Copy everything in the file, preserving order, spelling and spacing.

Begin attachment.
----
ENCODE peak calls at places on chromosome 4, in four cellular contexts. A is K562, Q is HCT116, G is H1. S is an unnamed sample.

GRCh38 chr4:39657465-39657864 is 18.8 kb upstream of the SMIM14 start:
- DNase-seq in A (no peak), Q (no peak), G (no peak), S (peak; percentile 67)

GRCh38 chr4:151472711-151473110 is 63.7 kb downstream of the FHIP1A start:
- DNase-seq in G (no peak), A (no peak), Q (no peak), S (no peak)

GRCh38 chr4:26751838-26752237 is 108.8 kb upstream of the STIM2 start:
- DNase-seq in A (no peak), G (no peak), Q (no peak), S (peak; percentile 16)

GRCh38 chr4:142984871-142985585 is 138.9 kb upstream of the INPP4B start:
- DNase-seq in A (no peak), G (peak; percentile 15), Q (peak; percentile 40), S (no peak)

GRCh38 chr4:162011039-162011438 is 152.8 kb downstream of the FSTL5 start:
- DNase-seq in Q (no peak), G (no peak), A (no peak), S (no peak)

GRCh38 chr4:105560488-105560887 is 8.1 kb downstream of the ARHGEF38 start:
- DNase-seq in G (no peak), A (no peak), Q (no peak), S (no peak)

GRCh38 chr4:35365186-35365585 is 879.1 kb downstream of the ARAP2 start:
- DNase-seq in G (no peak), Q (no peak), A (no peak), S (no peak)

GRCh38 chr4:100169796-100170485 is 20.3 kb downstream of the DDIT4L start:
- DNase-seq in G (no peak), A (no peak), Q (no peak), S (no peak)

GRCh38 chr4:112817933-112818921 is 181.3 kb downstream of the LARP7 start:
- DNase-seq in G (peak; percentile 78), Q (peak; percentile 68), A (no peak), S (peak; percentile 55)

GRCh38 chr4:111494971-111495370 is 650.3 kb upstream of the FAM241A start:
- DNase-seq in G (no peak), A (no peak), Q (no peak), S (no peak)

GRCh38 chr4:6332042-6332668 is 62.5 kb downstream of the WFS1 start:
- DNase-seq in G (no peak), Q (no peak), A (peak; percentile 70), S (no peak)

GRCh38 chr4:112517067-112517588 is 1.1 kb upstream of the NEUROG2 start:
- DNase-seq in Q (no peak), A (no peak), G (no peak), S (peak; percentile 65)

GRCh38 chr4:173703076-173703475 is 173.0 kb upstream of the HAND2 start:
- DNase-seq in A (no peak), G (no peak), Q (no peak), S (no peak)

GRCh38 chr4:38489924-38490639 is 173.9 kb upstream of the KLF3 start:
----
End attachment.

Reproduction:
ENCODE peak calls at places on chromosome 4, in four cellular contexts. A is K562, Q is HCT116, G is H1. S is an unnamed sample.

GRCh38 chr4:39657465-39657864 is 18.8 kb upstream of the SMIM14 start:
- DNase-seq in A (no peak), Q (no peak), G (no peak), S (peak; percentile 67)

GRCh38 chr4:151472711-151473110 is 63.7 kb downstream of the FHIP1A start:
- DNase-seq in G (no peak), A (no peak), Q (no peak), S (no peak)

GRCh38 chr4:26751838-26752237 is 108.8 kb upstream of the STIM2 start:
- DNase-seq in A (no peak), G (no peak), Q (no peak), S (peak; percentile 16)

GRCh38 chr4:142984871-142985585 is 138.9 kb upstream of the INPP4B start:
- DNase-seq in A (no peak), G (peak; percentile 15), Q (peak; percentile 40), S (no peak)

GRCh38 chr4:162011039-162011438 is 152.8 kb downstream of the FSTL5 start:
- DNase-seq in Q (no peak), G (no peak), A (no peak), S (no peak)

GRCh38 chr4:105560488-105560887 is 8.1 kb downstream of the ARHGEF38 start:
- DNase-seq in G (no peak), A (no peak), Q (no peak), S (no peak)

GRCh38 chr4:35365186-35365585 is 879.1 kb downstream of the ARAP2 start:
- DNase-seq in G (no peak), Q (no peak), A (no peak), S (no peak)

GRCh38 chr4:100169796-100170485 is 20.3 kb downstream of the DDIT4L start:
- DNase-seq in G (no peak), A (no peak), Q (no peak), S (no peak)

GRCh38 chr4:112817933-112818921 is 181.3 kb downstream of the LARP7 start:
- DNase-seq in G (peak; percentile 78), Q (peak; percentile 68), A (no peak), S (peak; percentile 55)

GRCh38 chr4:111494971-111495370 is 650.3 kb upstream of the FAM241A start:
- DNase-seq in G (no peak), A (no peak), Q (no peak), S (no peak)

GRCh38 chr4:6332042-6332668 is 62.5 kb downstream of the WFS1 start:
- DNase-seq in G (no peak), Q (no peak), A (peak; percentile 70), S (no peak)

GRCh38 chr4:112517067-112517588 is 1.1 kb upstream of the NEUROG2 start:
- DNase-seq in Q (no peak), A (no peak), G (no peak), S (peak; percentile 65)

GRCh38 chr4:173703076-173703475 is 173.0 kb upstream of the HAND2 start:
- DNase-seq in A (no peak), G (no peak), Q (no peak), S (no peak)

GRCh38 chr4:38489924-38490639 is 173.9 kb upstream of the KLF3 start: